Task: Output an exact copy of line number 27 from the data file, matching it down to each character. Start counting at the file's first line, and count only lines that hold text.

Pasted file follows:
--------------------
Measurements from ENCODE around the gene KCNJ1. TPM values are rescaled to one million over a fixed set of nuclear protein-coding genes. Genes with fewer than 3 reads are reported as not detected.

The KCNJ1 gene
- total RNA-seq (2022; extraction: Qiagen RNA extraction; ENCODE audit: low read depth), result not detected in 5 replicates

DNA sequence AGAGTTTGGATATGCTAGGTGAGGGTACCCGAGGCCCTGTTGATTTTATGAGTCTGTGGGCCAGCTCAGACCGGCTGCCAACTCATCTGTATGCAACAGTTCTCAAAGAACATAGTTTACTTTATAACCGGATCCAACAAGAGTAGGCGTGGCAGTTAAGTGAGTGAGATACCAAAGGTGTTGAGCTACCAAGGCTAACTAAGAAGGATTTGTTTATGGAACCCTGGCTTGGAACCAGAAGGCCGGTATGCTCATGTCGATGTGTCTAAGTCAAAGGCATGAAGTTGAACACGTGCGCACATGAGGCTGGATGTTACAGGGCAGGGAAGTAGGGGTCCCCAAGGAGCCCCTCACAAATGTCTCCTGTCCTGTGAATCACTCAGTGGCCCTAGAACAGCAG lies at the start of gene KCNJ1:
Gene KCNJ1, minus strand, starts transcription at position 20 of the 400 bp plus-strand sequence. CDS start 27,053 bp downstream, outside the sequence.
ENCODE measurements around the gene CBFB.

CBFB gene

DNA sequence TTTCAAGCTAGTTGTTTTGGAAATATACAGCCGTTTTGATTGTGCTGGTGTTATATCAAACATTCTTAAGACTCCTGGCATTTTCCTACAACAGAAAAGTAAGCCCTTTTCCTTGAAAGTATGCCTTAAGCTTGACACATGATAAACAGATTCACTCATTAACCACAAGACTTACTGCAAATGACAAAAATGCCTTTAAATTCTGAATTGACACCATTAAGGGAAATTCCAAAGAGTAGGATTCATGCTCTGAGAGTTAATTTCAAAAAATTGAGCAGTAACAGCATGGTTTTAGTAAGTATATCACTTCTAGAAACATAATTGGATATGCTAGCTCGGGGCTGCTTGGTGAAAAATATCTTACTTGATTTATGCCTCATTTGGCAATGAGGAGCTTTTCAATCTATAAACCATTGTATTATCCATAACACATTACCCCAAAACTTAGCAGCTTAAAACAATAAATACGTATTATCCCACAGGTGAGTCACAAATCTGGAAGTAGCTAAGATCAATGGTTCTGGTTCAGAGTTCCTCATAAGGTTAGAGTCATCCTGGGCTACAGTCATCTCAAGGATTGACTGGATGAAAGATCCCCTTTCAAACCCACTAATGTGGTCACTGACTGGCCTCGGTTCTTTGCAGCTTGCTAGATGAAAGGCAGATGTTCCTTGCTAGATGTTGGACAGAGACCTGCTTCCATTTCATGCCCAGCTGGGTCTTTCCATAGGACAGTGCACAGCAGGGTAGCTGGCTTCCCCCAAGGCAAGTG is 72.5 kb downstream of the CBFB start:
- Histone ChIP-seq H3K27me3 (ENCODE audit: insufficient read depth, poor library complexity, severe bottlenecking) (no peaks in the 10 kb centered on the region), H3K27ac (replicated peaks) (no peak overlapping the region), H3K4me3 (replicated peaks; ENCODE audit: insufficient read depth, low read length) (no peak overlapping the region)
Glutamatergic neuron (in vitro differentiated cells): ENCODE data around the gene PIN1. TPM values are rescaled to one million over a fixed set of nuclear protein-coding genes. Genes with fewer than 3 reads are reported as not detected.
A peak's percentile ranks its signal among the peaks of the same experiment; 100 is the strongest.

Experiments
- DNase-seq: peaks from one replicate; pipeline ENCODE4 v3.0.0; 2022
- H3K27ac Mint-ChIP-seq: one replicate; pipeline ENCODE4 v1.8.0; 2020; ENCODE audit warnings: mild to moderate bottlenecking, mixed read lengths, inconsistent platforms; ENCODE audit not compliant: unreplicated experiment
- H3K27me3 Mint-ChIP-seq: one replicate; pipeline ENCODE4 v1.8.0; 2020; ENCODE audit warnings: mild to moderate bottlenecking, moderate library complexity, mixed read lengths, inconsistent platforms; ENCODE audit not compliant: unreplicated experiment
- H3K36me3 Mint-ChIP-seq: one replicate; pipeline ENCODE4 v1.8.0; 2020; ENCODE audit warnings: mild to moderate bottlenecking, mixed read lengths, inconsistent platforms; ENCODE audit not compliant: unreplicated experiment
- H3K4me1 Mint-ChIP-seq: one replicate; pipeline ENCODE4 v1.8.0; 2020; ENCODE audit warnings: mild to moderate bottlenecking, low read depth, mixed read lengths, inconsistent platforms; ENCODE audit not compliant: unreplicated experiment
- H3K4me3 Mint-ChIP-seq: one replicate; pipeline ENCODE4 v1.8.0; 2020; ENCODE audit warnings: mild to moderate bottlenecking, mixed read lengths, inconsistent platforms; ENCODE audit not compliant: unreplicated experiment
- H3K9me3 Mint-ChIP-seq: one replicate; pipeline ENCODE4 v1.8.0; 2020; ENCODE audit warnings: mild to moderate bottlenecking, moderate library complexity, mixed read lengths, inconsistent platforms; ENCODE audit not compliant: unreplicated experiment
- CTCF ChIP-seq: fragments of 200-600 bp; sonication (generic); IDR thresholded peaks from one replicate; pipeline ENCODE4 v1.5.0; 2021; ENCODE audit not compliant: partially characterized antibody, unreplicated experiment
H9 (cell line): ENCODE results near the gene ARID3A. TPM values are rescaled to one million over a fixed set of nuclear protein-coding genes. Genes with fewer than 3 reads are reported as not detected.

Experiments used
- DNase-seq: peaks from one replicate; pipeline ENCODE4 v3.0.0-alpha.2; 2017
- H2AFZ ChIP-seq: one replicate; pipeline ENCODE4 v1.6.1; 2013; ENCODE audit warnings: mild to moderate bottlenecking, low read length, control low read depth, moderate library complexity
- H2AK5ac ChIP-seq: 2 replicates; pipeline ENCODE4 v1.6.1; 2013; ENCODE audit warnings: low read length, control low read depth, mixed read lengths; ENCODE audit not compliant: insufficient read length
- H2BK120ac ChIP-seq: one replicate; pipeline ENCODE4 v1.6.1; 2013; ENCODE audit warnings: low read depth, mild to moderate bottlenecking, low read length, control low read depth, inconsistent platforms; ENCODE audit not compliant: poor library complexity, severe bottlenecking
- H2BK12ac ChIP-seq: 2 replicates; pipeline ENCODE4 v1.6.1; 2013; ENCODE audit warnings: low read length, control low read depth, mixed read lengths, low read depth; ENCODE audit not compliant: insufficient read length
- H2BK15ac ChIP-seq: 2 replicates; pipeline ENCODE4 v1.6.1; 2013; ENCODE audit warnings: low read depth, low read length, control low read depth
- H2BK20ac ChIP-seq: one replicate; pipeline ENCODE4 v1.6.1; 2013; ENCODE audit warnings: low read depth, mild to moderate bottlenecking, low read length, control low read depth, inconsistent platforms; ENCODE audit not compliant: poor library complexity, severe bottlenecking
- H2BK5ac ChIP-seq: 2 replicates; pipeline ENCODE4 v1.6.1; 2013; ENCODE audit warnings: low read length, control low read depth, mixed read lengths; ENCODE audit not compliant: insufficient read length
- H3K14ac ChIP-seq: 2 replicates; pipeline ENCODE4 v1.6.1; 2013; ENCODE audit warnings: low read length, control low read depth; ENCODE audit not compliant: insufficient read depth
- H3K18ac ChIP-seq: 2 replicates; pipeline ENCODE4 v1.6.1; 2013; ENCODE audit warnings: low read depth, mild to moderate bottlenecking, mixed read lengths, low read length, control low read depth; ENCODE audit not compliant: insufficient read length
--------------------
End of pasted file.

- H2BK12ac ChIP-seq: 2 replicates; pipeline ENCODE4 v1.6.1; 2013; ENCODE audit warnings: low read length, control low read depth, mixed read lengths, low read depth; ENCODE audit not compliant: insufficient read length